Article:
I encourage expansion of benefits to U.S. Citizens that contribute as citizens but do not believe that this is the correct or a constitutional way. Continued tax increases to fund programs that most never see benefit from are a sure fire way to continue our spiral down. The arrogance accompanying this in both the legislative and executive branch is bothersome, it will be interesting to see our president try to further intimidate the judicial branch when the states’ attorneys generals begin suing the federal government.
—Kevin Kenny

This health care bill was never about bringing down cost. The true goal has been and is the destruction of our free market society and whether we should abandon our free market economic model for a full-fledged European-style social welfare state. USA will now become a welfare state where few people pay taxes while becoming dependent on government handouts. How can our country prosper where 70 percent of all households receive 75 percent of their income from government benefits and paying no taxes. Government dependency is like an addition; once enacted, can never be removed. Thanks to our president, we are well on our way to socialism and all it entails.
—Ellen Morgan

The DEMOCRATS have just foisted another lousy government program upon us. In spite of overwhelming public opposition (and plenty of evidence that it is does not work out everywhere it has been tried) they voted it in. You think Medicare and Social Security are driving us into the poor house? Obama Care will bankrupt the country. And the collateral damage Obama is causing with his "print and spend policies" has other consequences. The weakening dollar means our energy costs will continue to rise. It also means inflation will make a comeback. In his first year Obama and the current crop of Democrats have created a deficit larger than that of the previous 10 years. It’s just too bad November is eight months away. That gives them time to do a lot more damage before we fire them all. Kudos to the States who have filed lawsuits to stop this madness! Where is our attorney general on this one? Doesn’t he want to be our next governor? I think NOT!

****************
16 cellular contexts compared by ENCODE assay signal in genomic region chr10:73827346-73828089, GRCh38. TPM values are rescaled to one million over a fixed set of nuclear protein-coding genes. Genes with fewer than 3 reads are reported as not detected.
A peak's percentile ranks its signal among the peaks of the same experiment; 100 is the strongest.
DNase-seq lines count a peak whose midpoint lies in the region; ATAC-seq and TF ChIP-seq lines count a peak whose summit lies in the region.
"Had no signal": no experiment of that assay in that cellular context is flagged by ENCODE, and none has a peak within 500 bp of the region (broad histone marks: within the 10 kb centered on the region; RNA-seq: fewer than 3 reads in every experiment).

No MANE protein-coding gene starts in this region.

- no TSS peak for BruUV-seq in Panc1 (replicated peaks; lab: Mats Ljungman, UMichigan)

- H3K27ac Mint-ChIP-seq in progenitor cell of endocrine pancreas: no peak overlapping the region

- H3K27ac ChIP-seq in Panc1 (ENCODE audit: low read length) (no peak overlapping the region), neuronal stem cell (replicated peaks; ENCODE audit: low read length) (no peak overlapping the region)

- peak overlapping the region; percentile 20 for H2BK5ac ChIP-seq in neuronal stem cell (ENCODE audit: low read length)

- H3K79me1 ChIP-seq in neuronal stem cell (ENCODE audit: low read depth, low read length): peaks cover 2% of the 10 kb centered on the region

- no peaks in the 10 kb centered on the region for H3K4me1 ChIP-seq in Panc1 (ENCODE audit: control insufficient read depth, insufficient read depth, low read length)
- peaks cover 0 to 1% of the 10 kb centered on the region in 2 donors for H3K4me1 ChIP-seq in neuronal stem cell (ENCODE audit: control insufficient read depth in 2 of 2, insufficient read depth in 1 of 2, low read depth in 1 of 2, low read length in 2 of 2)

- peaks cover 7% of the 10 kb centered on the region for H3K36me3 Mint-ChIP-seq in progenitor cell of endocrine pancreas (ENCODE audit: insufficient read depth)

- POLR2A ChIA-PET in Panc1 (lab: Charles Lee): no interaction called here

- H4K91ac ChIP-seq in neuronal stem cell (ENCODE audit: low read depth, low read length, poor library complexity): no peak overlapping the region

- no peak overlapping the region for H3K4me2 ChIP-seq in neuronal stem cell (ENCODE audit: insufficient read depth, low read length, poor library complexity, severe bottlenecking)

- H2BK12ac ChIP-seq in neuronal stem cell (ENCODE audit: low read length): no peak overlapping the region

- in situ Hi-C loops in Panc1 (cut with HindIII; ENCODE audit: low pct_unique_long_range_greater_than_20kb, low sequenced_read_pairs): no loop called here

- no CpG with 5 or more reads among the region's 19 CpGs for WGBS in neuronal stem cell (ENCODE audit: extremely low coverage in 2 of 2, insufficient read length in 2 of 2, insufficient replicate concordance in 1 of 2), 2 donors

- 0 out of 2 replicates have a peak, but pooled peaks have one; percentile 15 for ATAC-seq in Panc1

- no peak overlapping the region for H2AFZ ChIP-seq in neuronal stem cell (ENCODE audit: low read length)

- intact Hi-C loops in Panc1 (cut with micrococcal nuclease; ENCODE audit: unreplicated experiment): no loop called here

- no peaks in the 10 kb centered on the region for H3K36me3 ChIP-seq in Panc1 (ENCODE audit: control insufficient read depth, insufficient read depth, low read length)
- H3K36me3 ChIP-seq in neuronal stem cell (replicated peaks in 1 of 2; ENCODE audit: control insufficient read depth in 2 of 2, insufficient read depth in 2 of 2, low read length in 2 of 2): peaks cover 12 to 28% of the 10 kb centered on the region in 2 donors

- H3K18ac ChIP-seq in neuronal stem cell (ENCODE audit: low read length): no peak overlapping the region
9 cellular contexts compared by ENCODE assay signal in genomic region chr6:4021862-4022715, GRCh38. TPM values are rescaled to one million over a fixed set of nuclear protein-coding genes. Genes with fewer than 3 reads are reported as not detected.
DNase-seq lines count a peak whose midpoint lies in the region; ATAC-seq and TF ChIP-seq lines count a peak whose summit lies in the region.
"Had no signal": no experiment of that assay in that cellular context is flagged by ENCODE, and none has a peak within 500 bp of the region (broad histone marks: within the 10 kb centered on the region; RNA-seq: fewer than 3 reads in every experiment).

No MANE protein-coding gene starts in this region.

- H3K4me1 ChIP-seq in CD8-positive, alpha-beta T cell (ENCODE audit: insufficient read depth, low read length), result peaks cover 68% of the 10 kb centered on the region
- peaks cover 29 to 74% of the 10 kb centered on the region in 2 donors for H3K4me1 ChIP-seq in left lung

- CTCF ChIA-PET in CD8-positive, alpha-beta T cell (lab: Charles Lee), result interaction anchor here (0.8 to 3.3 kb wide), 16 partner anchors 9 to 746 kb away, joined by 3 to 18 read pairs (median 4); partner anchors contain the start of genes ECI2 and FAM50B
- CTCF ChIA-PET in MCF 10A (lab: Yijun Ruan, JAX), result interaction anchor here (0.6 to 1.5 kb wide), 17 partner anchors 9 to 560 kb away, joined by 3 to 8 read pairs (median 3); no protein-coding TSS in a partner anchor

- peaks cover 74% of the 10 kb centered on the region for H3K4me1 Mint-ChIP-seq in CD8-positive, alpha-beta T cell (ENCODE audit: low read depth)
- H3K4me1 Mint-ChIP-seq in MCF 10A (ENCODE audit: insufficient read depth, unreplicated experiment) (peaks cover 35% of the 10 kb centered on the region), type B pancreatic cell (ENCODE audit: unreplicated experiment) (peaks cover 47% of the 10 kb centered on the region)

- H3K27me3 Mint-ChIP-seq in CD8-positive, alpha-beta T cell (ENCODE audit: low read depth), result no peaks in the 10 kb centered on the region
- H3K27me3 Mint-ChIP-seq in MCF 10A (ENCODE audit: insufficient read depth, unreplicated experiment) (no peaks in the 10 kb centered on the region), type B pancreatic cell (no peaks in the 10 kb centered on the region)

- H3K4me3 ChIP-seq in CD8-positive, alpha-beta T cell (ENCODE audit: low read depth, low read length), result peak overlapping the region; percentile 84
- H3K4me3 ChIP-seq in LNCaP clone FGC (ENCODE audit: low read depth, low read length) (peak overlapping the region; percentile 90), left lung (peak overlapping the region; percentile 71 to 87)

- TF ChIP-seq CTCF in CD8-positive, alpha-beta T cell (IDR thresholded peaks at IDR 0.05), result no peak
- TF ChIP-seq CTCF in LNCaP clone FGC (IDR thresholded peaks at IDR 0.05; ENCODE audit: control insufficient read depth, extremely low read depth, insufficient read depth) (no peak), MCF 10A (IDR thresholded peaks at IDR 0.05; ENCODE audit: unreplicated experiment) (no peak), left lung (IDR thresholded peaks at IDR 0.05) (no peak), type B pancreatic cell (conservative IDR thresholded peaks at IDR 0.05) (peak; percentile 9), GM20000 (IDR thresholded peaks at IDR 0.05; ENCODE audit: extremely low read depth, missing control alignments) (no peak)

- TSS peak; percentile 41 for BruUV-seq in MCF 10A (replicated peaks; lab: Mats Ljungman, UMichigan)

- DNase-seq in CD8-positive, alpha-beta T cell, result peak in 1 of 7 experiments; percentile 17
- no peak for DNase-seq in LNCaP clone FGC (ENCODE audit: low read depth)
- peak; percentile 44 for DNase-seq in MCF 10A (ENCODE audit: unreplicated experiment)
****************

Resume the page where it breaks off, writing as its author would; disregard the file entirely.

—George Thomas, Ogden

Great concept and there are some very good parts of this legislation, however since we were not able to pick and choose the good from the bad, I believe the bad far outweighs the good as far as I’m concerned as the "devil is in the details”: 1) Unconstitutional: each American will give up several constitutional rights/freedoms as part of this legislation; not sure that most are aware of this. 2) Fiscally irresponsible: projected budget numbers are based on several unrealistic assumptions. 3) Does not really address the root of the medical issue. Utilization trend. 4) Shocked that this needed to be rushed through over the weekend, when most of the "meat" of the legislation will not be implemented until 2014. Speaker Pelosi was quoted as saying "we need to sign this so the American people can find out what is in the legislation." Why couldn’t the American people first find out what is in the legislation, then have us as citizens vote on it and let our democratic system work to determine what is best for our country. 5) Will the president and members of congress participate in this medical plan or will they continue to have their own medical benefit plan?
—Brian Hart

This is not health care reform. It is health insurance change reform. It does not include anything that deals with actual cost reduction in the health care system other than those things that should have naturally already occurred (like removing waste in Medicare—that should be done even if there weren’t new legislation). The Obama administration is still ignoring tort reform and interstate competition. That means they really don’t have our best interests in mind. They are still beholden to the people and companies that finance their elections.
—Mike Kaser, Penfield

The passing of this health care legislation was one of the low points in the history of the U.S. Congress. Not only will this legislation add to a potential financial collapse of this nation, it’s the dishonesty of collecting taxes/surcharges for a period of 10 years with benefits of only six years in order to get a positive rating from Congressional Budget Office. The lack of tort reform, adding of 16,000 IRS agents at a cost of $10 billion, the unconstitutionality of mandatory participation, more rationing, takeover of student loans by the federal government, etc. The Speaker of the House stated that the health care bill should be passed so we can find out what’s in it. What kind of incompetency is running this country? I could go on and on. Since Medicare and Social Security are effectively bankrupt, let’s add another program to insolvency. Maybe we are ready for a real Boston Tea Party and throw this disgraceful Congress in the Genesee River at Charlotte.